This question seems to come up often. Not just from people who ask me what it is when I tell them what I currently do for a living- “You’re a what?” or “What kind of designer?” or more often just a puzzled look from people like deer in oncoming headlights.
However, this question was posed to me by a past boss (well, he was the manager of the department I worked for when contracting with HP, so he was kind of a boss for me). His question was “What is User Experience Design?”, to which I gave him some pat answer about how UX folks look at software (which I was doing at that time) and figure out how to make it a more engaging and user-centered or user-friendly experience, whether it was a website or mobile app, or software you use on your computer.
His response – user experience design is much more than that, and it mean something different to different people. The problem is I gave him the answer I thought he wanted to hear, since I was hired to do software design (both interaction design and user experience design), and wanted to show I knew what I was doing. However, my mind and heart always believed it went way beyond that.
There’s been a lot of talk or words thrown about in regards to user experience design, or even user-centered design. And as I mentioned earlier, most people think it falls into software or web design. To some degree, that’s where it is needed a lot — there are too many websites and apps that just don’t work. Not just little small company sites, but huge sites that belong to mega-corporations.
But I believe that UX touches everything we do, or at least it should. When people say to me “A what?”, my answer is that we, as user experience designers, find ways to make the things people use everyday easier, simpler, and more engaging. That can be an app, a website, a device, a product, theme park attractions (and even the theme park itself, which is the main attraction), vehicles, a coffee cup, luggage for your motorcycle (I mention this because I designed aerodynamic luggage for motorcycles), and other everyday things we encounter and use all the time.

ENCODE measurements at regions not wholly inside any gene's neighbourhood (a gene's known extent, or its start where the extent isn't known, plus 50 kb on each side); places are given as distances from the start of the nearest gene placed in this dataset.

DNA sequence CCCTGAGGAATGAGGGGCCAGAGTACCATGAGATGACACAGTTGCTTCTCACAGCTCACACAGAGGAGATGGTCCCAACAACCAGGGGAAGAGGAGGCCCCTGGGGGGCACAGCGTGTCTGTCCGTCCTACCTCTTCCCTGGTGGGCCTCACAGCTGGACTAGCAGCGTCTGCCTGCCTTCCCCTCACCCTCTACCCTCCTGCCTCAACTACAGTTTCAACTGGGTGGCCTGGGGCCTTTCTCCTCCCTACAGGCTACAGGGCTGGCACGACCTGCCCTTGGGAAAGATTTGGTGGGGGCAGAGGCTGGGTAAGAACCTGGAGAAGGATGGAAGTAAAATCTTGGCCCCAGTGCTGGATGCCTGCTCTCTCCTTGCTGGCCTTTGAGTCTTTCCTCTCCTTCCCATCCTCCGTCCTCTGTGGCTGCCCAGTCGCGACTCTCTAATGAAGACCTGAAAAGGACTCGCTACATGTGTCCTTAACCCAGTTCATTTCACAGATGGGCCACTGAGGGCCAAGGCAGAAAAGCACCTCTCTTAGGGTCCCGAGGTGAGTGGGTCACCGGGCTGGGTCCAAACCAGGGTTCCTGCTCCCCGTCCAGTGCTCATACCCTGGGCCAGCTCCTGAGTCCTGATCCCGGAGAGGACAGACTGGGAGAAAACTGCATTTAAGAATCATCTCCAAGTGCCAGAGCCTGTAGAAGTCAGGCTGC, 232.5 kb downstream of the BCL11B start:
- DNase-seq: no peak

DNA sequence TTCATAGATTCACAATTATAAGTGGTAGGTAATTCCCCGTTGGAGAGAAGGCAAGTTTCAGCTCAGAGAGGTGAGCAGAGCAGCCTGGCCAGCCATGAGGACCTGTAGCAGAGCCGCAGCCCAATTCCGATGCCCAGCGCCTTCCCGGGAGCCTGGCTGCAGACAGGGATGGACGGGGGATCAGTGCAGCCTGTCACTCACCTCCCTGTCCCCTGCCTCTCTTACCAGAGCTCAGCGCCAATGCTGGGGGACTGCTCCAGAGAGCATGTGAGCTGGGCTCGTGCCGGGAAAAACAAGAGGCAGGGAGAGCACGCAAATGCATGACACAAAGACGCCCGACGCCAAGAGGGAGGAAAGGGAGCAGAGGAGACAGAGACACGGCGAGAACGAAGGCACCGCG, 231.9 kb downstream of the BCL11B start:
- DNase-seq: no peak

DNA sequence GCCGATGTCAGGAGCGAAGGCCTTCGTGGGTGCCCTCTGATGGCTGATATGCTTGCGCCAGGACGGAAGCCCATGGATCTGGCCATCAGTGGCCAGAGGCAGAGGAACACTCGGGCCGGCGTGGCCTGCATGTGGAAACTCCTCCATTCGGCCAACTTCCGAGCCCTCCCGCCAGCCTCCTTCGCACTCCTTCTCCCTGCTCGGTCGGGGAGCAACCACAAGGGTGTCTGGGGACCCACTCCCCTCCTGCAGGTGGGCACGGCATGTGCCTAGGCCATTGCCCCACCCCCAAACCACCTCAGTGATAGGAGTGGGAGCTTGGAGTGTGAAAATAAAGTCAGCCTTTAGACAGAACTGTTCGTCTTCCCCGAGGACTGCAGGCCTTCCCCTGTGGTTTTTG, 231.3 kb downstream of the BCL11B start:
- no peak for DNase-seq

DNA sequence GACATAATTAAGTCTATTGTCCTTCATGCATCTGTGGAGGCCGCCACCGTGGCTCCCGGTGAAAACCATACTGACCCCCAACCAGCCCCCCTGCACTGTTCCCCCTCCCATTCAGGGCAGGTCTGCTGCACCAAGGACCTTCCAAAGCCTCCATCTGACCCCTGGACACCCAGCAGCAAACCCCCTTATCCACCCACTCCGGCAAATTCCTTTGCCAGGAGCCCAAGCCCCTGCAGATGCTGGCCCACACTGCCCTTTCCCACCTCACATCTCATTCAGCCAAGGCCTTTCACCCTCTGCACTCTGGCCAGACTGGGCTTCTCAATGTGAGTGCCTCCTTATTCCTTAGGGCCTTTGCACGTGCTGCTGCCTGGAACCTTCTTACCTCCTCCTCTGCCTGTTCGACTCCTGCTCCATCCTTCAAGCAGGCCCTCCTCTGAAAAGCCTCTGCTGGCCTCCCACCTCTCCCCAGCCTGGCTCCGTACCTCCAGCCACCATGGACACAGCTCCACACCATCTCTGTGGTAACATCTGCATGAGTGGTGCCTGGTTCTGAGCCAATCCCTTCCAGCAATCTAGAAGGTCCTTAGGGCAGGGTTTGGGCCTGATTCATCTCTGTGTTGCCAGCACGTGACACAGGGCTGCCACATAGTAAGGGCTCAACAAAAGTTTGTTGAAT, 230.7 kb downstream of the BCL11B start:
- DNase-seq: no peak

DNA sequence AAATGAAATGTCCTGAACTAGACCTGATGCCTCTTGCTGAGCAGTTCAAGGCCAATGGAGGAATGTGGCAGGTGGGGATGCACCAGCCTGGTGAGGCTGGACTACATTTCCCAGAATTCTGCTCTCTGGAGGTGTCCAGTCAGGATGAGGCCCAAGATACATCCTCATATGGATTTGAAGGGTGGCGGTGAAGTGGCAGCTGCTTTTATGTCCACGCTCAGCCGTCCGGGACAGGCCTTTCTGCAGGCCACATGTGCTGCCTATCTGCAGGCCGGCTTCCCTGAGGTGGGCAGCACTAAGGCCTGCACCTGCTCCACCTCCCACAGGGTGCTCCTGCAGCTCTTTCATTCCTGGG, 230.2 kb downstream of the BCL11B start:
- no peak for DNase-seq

I believe in all that. My desire is to be doing any of those whenever and wherever needed. My brain is always on go, thinking of the next cool thing or how something can be made better, whether it’s something as simple as a stapler, to something as big as an attraction at Disneyland. I want to be known as an Experience Inventor.
The problem is people see my resumé, or my profile on LinkedIn, and peg me as someone with a lot of IT experience and think my goal is to be a user experience designer in IT/apps/software. And to be honest, there have been a number of jobs I’ve had that are IT based. But there’s also film work and video production which were my first loves, but I had a knack to change with the times as interactive multimedia and then the web surfaced, and I survived and adapted.
Yes, I know IT pretty well. I like working in IT, and doing user experience design in app development. The majority of my friends I have known for a long time all think I should be an Imagineer – they’ve seen the entertainment robot I built when I was 15 (and had a pretty good business running at Sea World, local malls, and parties in La Jolla), my video and animation work, my photography, graphic design work, and currently my full-size interactive replica of R2D2 that I’m working on.
The bible says “I can do all things through Him.” To me that has always been true. I have no other way to explain how I’ve been able to learn things quickly, adapt to jobs I’ve never done, succeed in everything I’ve attempted when I probably should have never attempted things in the first place. I’m an inventor, creator, designer, entrepreneur, problem-solver and more.
I’m Greg Schumsky- Experience
And thank you for taking time to read this post.